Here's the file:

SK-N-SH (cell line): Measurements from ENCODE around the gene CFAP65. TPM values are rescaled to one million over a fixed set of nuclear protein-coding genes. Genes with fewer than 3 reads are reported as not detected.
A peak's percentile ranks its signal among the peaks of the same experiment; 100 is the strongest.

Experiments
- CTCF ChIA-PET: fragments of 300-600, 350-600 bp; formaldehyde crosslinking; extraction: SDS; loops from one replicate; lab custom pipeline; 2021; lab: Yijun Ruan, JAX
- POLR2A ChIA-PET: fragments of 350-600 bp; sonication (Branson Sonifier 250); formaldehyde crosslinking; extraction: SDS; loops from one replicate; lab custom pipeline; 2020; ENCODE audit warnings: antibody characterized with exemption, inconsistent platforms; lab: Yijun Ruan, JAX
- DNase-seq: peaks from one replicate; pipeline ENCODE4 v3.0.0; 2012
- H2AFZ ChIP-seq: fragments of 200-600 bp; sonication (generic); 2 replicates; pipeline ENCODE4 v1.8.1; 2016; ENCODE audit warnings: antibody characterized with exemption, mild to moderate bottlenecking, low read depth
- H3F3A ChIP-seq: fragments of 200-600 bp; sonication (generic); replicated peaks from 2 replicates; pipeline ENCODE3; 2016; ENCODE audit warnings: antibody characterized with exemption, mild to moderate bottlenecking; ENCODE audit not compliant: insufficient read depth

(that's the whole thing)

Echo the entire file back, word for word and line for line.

SK-N-SH (cell line): Measurements from ENCODE around the gene CFAP65. TPM values are rescaled to one million over a fixed set of nuclear protein-coding genes. Genes with fewer than 3 reads are reported as not detected.
A peak's percentile ranks its signal among the peaks of the same experiment; 100 is the strongest.

Experiments
- CTCF ChIA-PET: fragments of 300-600, 350-600 bp; formaldehyde crosslinking; extraction: SDS; loops from one replicate; lab custom pipeline; 2021; lab: Yijun Ruan, JAX
- POLR2A ChIA-PET: fragments of 350-600 bp; sonication (Branson Sonifier 250); formaldehyde crosslinking; extraction: SDS; loops from one replicate; lab custom pipeline; 2020; ENCODE audit warnings: antibody characterized with exemption, inconsistent platforms; lab: Yijun Ruan, JAX
- DNase-seq: peaks from one replicate; pipeline ENCODE4 v3.0.0; 2012
- H2AFZ ChIP-seq: fragments of 200-600 bp; sonication (generic); 2 replicates; pipeline ENCODE4 v1.8.1; 2016; ENCODE audit warnings: antibody characterized with exemption, mild to moderate bottlenecking, low read depth
- H3F3A ChIP-seq: fragments of 200-600 bp; sonication (generic); replicated peaks from 2 replicates; pipeline ENCODE3; 2016; ENCODE audit warnings: antibody characterized with exemption, mild to moderate bottlenecking; ENCODE audit not compliant: insufficient read depth